Medicare Advantage Premiums Decline as Enrollment Rises

Medicare Advantage plans have 9.4 percent higher enrollment than a year earlier and fees that are 7.2 percent lower, according to a U.S. official who credited the 2010 health-care law for the gains.

In Medicare Advantage, people over age 65 get expanded coverage beyond the standard federal program from private insurers including UnitedHealth Group Inc. (UNH) and Humana Inc (HUM) that are subsidized by the government.

The enrollment rise to 12.8 million exceeded Medicare projections in May that membership would peak at 12.5 million in 2012 before falling to about 9.2 million by 2018 as cuts kick in on federal subsidies to insurers. The average premiums dropped to $31.54 per month, the U.S. Department of Health and Human Services said in a statement.

“Not only are average premiums lower, but plans are better,” said Marilyn Tavenner, acting administrator of the Centers for Medicare and Medicaid Services, in a statement. The health-care overhaul is “motivating plans to improve the quality of their coverage,” she said.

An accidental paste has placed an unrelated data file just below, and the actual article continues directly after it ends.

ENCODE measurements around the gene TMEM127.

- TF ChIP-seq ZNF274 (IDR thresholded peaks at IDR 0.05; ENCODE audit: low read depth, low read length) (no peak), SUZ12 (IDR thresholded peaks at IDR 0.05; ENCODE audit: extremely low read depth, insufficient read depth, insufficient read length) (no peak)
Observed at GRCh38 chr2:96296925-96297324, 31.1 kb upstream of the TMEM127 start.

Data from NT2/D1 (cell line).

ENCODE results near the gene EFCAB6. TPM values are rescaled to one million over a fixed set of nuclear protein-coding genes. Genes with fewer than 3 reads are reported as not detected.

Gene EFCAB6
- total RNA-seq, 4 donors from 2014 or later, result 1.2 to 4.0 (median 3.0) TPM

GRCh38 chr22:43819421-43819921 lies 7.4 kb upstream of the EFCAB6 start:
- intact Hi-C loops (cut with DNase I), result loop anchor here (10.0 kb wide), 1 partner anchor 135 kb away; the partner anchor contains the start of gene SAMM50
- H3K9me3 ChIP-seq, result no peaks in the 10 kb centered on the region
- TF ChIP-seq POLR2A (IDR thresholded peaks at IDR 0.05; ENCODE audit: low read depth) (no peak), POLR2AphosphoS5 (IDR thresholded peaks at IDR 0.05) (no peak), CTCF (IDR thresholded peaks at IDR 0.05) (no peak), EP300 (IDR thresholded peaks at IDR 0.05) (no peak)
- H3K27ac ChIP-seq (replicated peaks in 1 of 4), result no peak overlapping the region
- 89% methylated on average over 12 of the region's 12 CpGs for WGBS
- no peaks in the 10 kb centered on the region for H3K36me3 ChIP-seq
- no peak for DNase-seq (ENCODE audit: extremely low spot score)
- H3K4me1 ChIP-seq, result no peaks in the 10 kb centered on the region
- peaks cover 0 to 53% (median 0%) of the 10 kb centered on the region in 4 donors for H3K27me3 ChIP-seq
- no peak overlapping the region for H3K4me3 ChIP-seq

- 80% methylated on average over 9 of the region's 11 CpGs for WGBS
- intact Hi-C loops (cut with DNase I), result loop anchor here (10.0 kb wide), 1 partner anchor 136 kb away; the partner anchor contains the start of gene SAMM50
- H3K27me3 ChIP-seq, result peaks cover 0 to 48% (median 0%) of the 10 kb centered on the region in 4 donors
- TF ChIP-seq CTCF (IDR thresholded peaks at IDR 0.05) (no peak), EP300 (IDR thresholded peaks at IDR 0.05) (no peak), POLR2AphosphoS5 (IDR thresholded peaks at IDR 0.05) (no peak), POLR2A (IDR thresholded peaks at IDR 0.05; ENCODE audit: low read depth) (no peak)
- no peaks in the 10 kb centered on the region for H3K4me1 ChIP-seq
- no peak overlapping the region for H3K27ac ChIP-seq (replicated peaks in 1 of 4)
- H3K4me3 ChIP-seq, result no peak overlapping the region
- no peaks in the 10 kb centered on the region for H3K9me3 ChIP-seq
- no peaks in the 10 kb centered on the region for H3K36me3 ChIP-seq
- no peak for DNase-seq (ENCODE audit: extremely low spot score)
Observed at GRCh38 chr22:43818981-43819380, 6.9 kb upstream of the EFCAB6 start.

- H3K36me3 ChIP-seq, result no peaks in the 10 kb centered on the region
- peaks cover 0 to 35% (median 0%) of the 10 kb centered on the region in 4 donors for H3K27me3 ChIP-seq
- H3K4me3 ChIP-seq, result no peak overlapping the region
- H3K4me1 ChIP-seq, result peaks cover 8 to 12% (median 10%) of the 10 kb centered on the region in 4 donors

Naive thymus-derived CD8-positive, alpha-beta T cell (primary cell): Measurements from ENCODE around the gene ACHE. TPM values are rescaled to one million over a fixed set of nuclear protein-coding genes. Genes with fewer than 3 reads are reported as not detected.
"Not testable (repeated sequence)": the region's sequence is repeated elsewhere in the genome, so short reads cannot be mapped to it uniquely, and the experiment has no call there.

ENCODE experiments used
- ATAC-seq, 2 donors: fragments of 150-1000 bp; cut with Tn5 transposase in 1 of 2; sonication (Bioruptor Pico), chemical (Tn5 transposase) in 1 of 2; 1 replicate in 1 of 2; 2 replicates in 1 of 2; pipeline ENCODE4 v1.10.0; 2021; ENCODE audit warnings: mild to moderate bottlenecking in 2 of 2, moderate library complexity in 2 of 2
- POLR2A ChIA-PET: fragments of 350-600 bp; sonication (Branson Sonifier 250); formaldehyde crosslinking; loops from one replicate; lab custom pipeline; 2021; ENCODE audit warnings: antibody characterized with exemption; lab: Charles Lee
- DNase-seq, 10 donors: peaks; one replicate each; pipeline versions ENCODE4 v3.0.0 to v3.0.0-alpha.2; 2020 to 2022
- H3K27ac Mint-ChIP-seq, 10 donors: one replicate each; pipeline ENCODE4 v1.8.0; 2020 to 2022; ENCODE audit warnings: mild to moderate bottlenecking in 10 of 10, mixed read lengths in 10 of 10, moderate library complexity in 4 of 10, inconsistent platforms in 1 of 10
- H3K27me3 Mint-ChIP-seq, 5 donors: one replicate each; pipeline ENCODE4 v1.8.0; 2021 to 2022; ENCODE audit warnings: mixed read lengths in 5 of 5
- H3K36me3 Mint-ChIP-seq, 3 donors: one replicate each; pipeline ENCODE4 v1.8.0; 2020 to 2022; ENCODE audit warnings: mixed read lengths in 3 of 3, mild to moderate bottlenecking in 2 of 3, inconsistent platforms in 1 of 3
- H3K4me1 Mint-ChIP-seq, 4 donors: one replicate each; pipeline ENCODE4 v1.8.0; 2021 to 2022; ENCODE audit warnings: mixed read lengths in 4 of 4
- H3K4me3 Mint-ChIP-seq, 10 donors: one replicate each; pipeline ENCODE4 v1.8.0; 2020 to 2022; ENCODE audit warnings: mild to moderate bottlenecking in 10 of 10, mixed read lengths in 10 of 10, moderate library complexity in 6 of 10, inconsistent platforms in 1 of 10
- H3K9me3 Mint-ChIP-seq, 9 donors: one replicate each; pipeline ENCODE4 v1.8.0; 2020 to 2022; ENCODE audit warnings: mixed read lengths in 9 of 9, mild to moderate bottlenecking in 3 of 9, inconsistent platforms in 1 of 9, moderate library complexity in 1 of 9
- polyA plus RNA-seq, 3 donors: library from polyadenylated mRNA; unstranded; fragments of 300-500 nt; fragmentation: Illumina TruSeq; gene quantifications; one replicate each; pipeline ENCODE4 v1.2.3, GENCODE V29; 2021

Democrats have long charged that subsidies for Advantage plans are excessive, and the health-care overhaul cut their payments by $136 billion over a decade, starting in 2013.

“We continue to see more plans seek to enter the market,” said Jonathan Blum, deputy director of CMS, in a conference call with reporters. “We continue to see plans lower their prices. We’re confident that the program will continue to grow over the next several years.”

Out-of-Pocket Costs

Robert Zirkelbach, a spokesman for America’s Health Insurance Plans, a trade group in Washington, wrote in an e-mail that plan members will face “higher out-of-pocket costs, reduced benefits and fewer health-care choices” as the health law’s payment cuts accelerate.

The business will probably continue to grow despite the cuts, said Les Funtleyder, an analyst at Miller Tabak & Co. in New York who owns shares of Humana. Baby Boomers now entering the Medicare market are more comfortable with managed-care plans than older people, he said in a telephone interview.

“It’s a generational thing,” Funtleyder. “Making money on that population is a different story.”

Large plans like Humana probably will be more successful than smaller plans because their scale gives them an edge at managing the actuarial risk of insuring older people, he said.

There were about 48 million people enrolled in Medicare in 2011, according to the Kaiser Family Foundation, a Menlo Park, Calif. nonprofit.

To contact the reporter on this story: Alex Wayne in Washington at awayne3@bloomberg.net

To contact the editor responsible for this story: Reg Gale at rgale5@bloomberg.net

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